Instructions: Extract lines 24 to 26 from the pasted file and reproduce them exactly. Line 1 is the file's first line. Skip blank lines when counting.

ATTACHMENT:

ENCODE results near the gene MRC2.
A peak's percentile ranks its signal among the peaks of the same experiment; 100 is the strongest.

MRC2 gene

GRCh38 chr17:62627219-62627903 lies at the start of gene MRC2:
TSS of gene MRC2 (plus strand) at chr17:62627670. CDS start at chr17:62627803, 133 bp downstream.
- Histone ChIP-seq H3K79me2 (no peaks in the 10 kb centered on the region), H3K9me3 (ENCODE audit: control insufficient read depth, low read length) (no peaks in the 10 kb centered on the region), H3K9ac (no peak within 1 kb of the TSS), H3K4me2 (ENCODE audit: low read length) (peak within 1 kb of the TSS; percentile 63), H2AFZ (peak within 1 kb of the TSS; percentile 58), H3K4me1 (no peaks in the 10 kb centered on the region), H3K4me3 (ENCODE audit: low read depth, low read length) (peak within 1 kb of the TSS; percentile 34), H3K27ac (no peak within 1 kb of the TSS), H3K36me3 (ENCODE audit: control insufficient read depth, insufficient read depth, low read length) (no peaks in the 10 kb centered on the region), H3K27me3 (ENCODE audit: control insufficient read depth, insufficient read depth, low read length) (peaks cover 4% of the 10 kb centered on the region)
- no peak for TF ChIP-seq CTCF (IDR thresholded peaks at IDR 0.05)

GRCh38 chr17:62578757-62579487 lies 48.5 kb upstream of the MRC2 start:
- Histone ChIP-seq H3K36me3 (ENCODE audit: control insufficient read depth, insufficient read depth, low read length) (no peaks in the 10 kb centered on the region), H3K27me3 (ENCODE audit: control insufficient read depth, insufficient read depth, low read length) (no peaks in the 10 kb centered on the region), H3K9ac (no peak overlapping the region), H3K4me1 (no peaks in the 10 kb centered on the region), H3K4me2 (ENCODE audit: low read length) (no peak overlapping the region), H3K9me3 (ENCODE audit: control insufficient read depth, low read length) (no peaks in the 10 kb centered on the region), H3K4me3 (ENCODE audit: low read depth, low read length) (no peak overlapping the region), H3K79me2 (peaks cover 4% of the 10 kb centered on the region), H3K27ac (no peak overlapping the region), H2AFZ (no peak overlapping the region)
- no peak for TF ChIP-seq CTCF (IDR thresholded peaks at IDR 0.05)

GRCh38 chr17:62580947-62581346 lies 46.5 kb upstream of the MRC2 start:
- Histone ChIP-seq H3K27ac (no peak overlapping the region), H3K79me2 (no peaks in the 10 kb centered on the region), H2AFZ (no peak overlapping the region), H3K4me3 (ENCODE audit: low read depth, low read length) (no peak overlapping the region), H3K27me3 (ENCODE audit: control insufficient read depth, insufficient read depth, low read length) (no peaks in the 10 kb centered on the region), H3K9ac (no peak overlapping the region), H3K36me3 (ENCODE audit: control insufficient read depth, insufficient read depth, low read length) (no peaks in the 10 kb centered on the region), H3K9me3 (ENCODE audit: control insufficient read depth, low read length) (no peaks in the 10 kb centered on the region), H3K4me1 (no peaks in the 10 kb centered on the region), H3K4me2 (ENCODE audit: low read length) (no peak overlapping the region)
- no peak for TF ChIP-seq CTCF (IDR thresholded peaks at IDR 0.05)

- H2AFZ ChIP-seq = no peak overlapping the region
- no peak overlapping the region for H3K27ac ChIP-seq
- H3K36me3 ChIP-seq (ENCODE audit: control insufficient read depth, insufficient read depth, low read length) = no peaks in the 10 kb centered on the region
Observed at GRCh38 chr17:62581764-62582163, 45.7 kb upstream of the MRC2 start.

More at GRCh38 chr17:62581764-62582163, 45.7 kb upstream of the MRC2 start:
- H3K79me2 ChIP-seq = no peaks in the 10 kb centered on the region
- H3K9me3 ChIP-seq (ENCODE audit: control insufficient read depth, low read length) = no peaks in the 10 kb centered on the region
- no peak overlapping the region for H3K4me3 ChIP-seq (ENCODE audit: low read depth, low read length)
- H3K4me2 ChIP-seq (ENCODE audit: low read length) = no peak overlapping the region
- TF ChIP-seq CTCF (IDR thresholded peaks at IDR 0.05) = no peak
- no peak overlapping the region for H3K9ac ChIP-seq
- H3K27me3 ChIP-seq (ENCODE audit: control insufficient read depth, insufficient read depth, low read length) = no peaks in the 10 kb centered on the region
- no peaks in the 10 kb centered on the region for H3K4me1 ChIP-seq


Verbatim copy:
- no peak overlapping the region for H3K9ac ChIP-seq
- H3K27me3 ChIP-seq (ENCODE audit: control insufficient read depth, insufficient read depth, low read length) = no peaks in the 10 kb centered on the region
- no peaks in the 10 kb centered on the region for H3K4me1 ChIP-seq